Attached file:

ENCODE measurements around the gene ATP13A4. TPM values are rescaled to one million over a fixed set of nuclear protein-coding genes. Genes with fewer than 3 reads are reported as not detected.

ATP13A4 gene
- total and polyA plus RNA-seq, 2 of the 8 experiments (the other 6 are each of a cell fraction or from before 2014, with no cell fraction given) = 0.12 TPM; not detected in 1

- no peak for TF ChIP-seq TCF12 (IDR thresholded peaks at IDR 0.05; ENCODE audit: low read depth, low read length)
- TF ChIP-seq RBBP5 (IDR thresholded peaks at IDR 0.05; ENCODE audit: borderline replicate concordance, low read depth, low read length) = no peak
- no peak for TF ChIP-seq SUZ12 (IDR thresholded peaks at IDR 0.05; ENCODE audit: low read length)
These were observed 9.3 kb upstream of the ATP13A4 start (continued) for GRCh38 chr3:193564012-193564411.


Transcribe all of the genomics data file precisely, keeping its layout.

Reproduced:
ENCODE measurements around the gene ATP13A4. TPM values are rescaled to one million over a fixed set of nuclear protein-coding genes. Genes with fewer than 3 reads are reported as not detected.

ATP13A4 gene
- total and polyA plus RNA-seq, 2 of the 8 experiments (the other 6 are each of a cell fraction or from before 2014, with no cell fraction given) = 0.12 TPM; not detected in 1

- no peak for TF ChIP-seq TCF12 (IDR thresholded peaks at IDR 0.05; ENCODE audit: low read depth, low read length)
- TF ChIP-seq RBBP5 (IDR thresholded peaks at IDR 0.05; ENCODE audit: borderline replicate concordance, low read depth, low read length) = no peak
- no peak for TF ChIP-seq SUZ12 (IDR thresholded peaks at IDR 0.05; ENCODE audit: low read length)
These were observed 9.3 kb upstream of the ATP13A4 start (continued) for GRCh38 chr3:193564012-193564411.